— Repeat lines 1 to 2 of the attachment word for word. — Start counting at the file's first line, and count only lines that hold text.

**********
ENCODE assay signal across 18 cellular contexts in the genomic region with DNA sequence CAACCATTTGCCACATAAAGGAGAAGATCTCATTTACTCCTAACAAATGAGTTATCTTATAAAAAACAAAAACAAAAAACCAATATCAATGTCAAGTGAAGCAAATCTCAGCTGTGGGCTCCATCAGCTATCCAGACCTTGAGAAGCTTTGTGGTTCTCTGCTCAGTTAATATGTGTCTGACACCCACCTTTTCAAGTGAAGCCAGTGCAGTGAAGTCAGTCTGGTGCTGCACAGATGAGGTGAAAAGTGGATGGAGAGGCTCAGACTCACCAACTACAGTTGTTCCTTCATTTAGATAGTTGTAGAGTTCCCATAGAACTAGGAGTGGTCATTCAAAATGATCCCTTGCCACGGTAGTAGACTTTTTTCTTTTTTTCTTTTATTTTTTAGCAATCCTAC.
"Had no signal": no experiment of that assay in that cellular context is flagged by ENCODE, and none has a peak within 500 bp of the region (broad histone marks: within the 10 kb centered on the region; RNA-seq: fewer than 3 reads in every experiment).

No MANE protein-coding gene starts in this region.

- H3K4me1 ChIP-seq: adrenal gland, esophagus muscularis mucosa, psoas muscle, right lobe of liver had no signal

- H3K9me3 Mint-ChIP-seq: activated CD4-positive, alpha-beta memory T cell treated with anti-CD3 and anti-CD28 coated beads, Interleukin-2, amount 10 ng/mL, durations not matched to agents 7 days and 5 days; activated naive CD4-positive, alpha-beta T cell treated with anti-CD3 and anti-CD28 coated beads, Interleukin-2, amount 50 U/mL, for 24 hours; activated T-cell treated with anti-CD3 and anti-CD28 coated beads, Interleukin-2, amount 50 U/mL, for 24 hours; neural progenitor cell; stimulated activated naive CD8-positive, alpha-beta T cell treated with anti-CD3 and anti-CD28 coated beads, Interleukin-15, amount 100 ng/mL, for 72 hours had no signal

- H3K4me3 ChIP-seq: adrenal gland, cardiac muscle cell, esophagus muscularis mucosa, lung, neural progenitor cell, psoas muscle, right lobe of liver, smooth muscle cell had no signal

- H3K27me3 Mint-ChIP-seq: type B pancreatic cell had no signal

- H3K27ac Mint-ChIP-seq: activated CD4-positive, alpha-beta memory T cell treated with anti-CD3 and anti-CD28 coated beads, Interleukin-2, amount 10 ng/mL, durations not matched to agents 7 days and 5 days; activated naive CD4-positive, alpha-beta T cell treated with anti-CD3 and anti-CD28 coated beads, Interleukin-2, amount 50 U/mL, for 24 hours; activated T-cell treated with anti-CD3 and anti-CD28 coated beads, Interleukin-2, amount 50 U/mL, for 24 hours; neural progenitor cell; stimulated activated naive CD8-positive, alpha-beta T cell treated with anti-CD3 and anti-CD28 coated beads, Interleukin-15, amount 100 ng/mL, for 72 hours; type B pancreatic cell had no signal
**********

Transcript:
ENCODE assay signal across 18 cellular contexts in the genomic region with DNA sequence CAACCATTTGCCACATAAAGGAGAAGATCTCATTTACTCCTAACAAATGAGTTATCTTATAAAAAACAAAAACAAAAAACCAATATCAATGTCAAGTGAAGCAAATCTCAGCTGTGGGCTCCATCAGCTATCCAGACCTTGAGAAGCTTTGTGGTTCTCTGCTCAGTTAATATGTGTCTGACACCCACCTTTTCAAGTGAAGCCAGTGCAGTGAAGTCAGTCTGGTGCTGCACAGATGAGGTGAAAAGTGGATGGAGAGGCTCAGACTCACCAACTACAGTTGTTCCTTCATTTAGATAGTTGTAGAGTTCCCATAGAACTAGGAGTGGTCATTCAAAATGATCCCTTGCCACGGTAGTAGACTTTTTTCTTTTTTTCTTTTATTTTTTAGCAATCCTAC.
"Had no signal": no experiment of that assay in that cellular context is flagged by ENCODE, and none has a peak within 500 bp of the region (broad histone marks: within the 10 kb centered on the region; RNA-seq: fewer than 3 reads in every experiment).